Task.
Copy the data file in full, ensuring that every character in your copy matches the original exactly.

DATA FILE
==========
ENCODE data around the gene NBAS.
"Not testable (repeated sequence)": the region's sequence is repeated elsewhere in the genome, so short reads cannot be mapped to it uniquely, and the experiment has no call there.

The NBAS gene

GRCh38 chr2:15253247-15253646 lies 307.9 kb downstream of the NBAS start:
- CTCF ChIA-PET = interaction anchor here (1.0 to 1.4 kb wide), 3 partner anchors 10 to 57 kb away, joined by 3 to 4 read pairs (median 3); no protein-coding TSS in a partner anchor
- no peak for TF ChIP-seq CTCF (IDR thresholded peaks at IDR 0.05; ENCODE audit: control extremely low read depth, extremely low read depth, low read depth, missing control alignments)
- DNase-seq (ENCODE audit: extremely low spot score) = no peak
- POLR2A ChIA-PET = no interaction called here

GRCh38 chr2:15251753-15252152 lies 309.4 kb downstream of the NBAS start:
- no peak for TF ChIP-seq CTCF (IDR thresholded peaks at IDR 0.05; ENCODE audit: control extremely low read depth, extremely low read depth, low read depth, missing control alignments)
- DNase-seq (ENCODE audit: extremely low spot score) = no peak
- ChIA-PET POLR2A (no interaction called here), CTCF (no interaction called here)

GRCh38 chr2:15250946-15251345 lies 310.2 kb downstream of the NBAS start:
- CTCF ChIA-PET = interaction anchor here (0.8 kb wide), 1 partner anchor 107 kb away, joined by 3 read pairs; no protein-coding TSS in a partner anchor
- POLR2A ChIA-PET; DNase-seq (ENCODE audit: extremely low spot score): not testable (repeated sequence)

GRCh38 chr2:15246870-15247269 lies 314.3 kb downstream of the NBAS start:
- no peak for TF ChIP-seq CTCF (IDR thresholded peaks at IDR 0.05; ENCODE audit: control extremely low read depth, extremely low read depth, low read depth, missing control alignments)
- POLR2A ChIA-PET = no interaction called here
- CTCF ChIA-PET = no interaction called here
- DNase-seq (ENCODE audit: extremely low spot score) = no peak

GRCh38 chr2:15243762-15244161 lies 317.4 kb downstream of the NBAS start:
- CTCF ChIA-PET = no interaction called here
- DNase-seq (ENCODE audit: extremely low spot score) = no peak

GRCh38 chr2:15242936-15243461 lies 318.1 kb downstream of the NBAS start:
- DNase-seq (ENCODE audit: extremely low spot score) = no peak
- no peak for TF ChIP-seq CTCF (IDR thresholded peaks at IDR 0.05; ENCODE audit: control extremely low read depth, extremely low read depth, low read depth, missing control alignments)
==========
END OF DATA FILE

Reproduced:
ENCODE data around the gene NBAS.
"Not testable (repeated sequence)": the region's sequence is repeated elsewhere in the genome, so short reads cannot be mapped to it uniquely, and the experiment has no call there.

The NBAS gene

GRCh38 chr2:15253247-15253646 lies 307.9 kb downstream of the NBAS start:
- CTCF ChIA-PET = interaction anchor here (1.0 to 1.4 kb wide), 3 partner anchors 10 to 57 kb away, joined by 3 to 4 read pairs (median 3); no protein-coding TSS in a partner anchor
- no peak for TF ChIP-seq CTCF (IDR thresholded peaks at IDR 0.05; ENCODE audit: control extremely low read depth, extremely low read depth, low read depth, missing control alignments)
- DNase-seq (ENCODE audit: extremely low spot score) = no peak
- POLR2A ChIA-PET = no interaction called here

GRCh38 chr2:15251753-15252152 lies 309.4 kb downstream of the NBAS start:
- no peak for TF ChIP-seq CTCF (IDR thresholded peaks at IDR 0.05; ENCODE audit: control extremely low read depth, extremely low read depth, low read depth, missing control alignments)
- DNase-seq (ENCODE audit: extremely low spot score) = no peak
- ChIA-PET POLR2A (no interaction called here), CTCF (no interaction called here)

GRCh38 chr2:15250946-15251345 lies 310.2 kb downstream of the NBAS start:
- CTCF ChIA-PET = interaction anchor here (0.8 kb wide), 1 partner anchor 107 kb away, joined by 3 read pairs; no protein-coding TSS in a partner anchor
- POLR2A ChIA-PET; DNase-seq (ENCODE audit: extremely low spot score): not testable (repeated sequence)

GRCh38 chr2:15246870-15247269 lies 314.3 kb downstream of the NBAS start:
- no peak for TF ChIP-seq CTCF (IDR thresholded peaks at IDR 0.05; ENCODE audit: control extremely low read depth, extremely low read depth, low read depth, missing control alignments)
- POLR2A ChIA-PET = no interaction called here
- CTCF ChIA-PET = no interaction called here
- DNase-seq (ENCODE audit: extremely low spot score) = no peak

GRCh38 chr2:15243762-15244161 lies 317.4 kb downstream of the NBAS start:
- CTCF ChIA-PET = no interaction called here
- DNase-seq (ENCODE audit: extremely low spot score) = no peak

GRCh38 chr2:15242936-15243461 lies 318.1 kb downstream of the NBAS start:
- DNase-seq (ENCODE audit: extremely low spot score) = no peak
- no peak for TF ChIP-seq CTCF (IDR thresholded peaks at IDR 0.05; ENCODE audit: control extremely low read depth, extremely low read depth, low read depth, missing control alignments)